The Woodward Dream Cruise Through the Eyes of a Rookie


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It’s the event that isn’t—the loosely connected jumble of car shows, parades, barbecue, and cruises known simply as the Dream Cruise because everyone knows where it is. It’s the anti-Pebble Beach Concours, with no dress code and no caviar. It’s on car nut bucket lists everywhere, and after a decade in the business, I finally got there.

The Woodward Dream Cruise, in its essence, is fairly self-explanatory. Everyone rolls their classic, their project, or even just their daily out and cruises up and down Woodward Boulevard in the Detroit metro area. Although Woodward runs from downtown Detroit to Pontiac, Michigan, the heaviest cruising happens between the towns of Ferndale and Birmingham, a roughly 8-mile stretch. If it was made in the upper Midwest in the last 75 years, it’s there, along with a smattering of really old stuff and foreign-made cars.

The actual cruising, though, is just one part of the weeklong event. The official cruise itself is on the third Saturday in August, but no one waits until then to start cruising. In fact, some of the best cruising happens earlier in the week in the evenings when traffic isn’t as heavy. Saturday morning, before everyone’s out, is also solid cruising and car spotting.

Car spotting at the Dream Cruise is a serious sport. The uninitiated tend to focus on the word cruise, but for many attendees, it’s a spectator sport. Everyone has a spot to watch from, and every Woodward-facing business has cordoned off its parking lot or front yard for its guests or paid reservation holders long before the cruise starts. I knew Woodward was a big deal, but I didn’t expect to see bleachers and pop-up tents set up days before the actual cruise.

Setting up early is crucial, though, because as I said, it’s not a one-day thing. From Roadkill Nights to car club gatherings and just getting out there yourself, there’s something happening every day of the week. The biggest events cluster around Friday and Saturday, with car shows up and down the entire length of Woodward and plenty more out in neighboring towns. It’s impossible to see every single one of them, so in our coverage we’ve tried to highlight some of the best. That way, you have an idea where you want to spend your time. There’s also an official app with details on all the events, but there’s no central plan or agenda to stick to. You make your own adventure.

The best thing you can do to prepare, though, is to bring your own car. Beg to borrow one from a friend in the upper Midwest if you have to. An hour behind the wheel of Frank Markus’ Sunbeam Alpine cruising was the best experience of the weekend, bar none. If you live close enough to drive or trailer your car, do it. I saw Texas license plates, so no excuses. If you can, make it a convertible because things will be happening all around you, and you’ll be sitting in traffic, so you have plenty of time to look.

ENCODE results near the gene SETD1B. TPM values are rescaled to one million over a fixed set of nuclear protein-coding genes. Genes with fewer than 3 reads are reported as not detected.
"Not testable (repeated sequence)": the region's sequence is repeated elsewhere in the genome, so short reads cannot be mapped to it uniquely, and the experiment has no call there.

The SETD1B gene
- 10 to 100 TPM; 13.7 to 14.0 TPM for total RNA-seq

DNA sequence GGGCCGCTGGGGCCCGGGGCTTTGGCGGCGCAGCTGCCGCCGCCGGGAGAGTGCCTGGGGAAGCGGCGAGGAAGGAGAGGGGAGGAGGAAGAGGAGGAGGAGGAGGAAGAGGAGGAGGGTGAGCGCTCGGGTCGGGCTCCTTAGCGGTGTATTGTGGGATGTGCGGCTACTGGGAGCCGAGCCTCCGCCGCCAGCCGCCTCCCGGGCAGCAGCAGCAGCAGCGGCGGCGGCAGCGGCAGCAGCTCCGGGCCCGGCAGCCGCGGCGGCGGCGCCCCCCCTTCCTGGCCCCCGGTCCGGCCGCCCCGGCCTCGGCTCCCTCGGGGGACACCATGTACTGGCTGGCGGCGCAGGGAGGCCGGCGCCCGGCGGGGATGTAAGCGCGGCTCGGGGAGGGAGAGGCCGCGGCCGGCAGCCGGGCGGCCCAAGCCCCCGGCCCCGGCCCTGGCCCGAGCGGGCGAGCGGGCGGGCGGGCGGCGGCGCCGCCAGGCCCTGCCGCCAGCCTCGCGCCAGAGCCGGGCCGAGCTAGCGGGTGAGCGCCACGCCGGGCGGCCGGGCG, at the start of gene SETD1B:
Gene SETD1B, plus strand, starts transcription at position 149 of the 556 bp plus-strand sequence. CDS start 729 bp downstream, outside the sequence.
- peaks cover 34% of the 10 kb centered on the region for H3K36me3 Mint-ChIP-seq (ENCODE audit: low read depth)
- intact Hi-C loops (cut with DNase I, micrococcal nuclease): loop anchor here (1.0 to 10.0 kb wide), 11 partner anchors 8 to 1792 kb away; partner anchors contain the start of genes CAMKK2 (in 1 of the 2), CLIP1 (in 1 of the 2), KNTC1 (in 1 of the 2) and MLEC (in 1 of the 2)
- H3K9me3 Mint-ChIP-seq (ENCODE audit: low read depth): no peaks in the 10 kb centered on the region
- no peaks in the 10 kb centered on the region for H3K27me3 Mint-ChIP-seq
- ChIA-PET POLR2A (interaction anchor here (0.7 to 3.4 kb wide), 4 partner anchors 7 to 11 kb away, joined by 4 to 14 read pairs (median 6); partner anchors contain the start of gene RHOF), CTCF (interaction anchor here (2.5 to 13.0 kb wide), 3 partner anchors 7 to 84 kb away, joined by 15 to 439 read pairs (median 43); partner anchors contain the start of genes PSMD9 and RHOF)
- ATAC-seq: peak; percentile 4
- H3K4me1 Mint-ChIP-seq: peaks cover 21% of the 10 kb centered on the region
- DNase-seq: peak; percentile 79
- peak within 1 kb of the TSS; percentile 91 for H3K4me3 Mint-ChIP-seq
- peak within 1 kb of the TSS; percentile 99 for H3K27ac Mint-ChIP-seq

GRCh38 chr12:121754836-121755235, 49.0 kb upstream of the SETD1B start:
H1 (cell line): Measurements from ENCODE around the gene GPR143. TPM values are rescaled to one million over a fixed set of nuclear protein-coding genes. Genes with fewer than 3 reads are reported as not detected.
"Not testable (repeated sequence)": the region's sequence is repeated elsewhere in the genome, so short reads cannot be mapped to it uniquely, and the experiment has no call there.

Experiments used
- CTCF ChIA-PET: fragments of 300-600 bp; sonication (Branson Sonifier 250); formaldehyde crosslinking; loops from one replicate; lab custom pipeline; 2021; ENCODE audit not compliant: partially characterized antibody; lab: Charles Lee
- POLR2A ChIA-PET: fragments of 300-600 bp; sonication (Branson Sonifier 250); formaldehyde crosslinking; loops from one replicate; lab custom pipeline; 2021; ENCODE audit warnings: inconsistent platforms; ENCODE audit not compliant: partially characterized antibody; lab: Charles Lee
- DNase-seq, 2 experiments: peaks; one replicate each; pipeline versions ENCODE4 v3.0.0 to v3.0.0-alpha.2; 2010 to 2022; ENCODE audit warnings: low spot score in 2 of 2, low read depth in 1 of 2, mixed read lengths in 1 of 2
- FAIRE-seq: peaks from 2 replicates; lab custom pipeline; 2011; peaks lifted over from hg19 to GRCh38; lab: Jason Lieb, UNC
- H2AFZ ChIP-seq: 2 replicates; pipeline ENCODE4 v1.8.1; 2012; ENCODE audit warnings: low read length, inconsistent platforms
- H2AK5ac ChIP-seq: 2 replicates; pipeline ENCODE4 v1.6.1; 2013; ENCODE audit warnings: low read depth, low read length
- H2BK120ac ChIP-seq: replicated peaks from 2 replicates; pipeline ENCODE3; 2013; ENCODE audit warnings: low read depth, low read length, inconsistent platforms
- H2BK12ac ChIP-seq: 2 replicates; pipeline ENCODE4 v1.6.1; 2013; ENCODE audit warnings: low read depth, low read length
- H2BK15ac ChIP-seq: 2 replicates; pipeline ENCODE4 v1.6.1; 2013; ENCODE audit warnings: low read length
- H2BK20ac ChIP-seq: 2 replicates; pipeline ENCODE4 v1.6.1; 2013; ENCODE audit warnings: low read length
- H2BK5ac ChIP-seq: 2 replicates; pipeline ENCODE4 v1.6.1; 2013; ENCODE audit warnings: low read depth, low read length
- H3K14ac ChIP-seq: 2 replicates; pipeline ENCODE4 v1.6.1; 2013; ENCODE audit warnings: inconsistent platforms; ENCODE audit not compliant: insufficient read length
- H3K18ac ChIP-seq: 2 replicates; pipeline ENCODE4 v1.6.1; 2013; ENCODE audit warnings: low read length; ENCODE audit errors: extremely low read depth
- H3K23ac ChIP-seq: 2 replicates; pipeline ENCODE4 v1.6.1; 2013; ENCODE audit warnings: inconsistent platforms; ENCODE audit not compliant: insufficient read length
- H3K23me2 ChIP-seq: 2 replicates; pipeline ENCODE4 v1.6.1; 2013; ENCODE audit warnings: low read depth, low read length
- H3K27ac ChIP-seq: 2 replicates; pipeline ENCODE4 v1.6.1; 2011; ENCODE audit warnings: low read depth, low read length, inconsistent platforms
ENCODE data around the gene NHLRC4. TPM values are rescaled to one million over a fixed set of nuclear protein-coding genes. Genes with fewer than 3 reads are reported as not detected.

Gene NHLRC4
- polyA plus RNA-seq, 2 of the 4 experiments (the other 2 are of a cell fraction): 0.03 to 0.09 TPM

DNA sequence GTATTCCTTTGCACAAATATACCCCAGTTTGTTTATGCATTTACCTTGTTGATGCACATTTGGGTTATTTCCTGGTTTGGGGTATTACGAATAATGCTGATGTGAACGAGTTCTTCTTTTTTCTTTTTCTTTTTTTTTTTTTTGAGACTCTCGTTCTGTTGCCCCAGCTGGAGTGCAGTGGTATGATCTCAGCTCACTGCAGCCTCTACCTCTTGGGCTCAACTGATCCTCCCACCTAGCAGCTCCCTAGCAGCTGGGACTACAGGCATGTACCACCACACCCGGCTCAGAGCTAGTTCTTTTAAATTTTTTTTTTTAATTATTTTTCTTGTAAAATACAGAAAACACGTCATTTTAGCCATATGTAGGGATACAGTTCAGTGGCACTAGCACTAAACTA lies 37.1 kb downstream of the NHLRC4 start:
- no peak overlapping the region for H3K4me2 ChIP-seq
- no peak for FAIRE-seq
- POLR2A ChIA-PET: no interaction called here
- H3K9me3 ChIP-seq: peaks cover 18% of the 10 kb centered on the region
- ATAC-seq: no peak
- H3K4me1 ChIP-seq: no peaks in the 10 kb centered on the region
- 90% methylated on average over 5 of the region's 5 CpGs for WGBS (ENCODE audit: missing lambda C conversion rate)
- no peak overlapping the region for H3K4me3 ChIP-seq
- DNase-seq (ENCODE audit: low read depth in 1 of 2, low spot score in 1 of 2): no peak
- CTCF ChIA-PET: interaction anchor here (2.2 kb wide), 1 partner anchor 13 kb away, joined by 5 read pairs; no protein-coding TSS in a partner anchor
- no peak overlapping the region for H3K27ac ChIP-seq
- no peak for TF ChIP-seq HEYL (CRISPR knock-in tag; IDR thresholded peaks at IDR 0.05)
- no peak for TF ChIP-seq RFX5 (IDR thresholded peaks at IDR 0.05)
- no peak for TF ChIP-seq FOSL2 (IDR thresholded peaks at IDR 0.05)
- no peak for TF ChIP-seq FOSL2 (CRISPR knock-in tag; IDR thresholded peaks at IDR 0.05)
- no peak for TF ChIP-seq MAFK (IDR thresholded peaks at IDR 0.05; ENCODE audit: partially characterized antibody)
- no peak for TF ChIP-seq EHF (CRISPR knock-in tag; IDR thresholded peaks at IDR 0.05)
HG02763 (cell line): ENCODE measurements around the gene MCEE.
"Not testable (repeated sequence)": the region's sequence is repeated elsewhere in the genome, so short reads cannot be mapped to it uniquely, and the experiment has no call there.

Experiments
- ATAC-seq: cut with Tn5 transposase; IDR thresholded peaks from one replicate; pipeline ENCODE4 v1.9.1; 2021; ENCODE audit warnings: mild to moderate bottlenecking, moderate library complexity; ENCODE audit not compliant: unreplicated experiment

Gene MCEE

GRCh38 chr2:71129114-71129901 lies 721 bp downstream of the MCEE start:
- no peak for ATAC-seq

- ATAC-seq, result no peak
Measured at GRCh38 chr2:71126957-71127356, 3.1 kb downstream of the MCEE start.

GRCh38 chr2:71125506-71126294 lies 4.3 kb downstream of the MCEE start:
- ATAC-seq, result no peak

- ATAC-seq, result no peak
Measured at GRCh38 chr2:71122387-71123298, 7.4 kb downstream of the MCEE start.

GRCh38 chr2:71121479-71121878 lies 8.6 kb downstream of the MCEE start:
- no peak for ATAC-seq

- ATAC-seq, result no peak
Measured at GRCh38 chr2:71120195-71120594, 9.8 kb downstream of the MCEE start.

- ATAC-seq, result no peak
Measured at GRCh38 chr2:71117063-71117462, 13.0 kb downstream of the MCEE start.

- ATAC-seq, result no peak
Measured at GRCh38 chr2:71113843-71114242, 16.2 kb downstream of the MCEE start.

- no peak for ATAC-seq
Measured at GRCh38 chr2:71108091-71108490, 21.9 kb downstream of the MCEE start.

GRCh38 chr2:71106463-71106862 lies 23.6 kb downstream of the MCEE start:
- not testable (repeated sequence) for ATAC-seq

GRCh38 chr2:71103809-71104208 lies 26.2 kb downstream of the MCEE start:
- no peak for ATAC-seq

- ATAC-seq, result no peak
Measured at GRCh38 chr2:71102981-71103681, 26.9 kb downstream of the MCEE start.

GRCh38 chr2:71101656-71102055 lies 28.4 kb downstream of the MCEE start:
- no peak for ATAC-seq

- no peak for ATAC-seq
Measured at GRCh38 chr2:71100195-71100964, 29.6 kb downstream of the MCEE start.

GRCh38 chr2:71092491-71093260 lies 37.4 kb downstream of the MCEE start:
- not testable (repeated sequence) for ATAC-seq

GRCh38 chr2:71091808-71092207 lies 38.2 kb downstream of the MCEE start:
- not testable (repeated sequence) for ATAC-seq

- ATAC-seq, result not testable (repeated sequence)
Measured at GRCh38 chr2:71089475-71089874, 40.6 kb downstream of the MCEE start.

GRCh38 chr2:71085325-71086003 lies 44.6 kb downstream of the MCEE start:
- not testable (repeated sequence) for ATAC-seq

The lack of classics actually cruising was the one disappointment for this newbie. On Saturday, the vast majority of the cool cars were parked on the side of Woodward or in car shows. I expected wall-to-wall classics out cruising, but it was mostly folks in new cars hoping to get an up close look at something cool out there. All the time I spent in stop-and-go traffic I was surrounded by new cars, which felt far more like a commute than a cruise. I know we all worry about our classics overheating in traffic on a hot summer’s day or the possibility of a fender bender, but if you’re on the fence about it, I encourage you to get out there and enjoy an actual cruise, not just another static car show in a parking lot.

Indeed, we didn’t do much driving Saturday. Instead, we parked and walked the main drag because that got us closer to all the cars on the sidelines. Regardless of whether decide you to cruise, bring some comfortable shoes and hit the bricks anyway, because there’s always going to be more cool stuff to see just walking down the street. I can’t help you with the parking, though.

All told, the Woodward Dream Cruise was a lot more walking and a lot less cruising than I’d envisioned. I hope it was an aberration, after all an unusual summer storm blew through midweek and messed things up a little. Whether you drive, though, the Dream Cruise should stay firmly on the bucket list for the absolute volume of incredible restorations, resto-mods, barn finds, daily drivers, hot rods, and wild customs you can’t find anywhere else.

The cherry is the free-form nature of the cruise. There’s a ribbon-cutting Friday night, but that’s the closest thing to organization for the event as a whole. In actuality, it’s a weeklong rolling barbecue and casual meetup, and there’s a wonderful freedom in that. No ceremonies or official business to take care of. No dress code or ticket line. Just cars and their fans hanging out together. It’s what every “show-n-shine” should be.

Read more of our Woodward Dream Cruise coverage:

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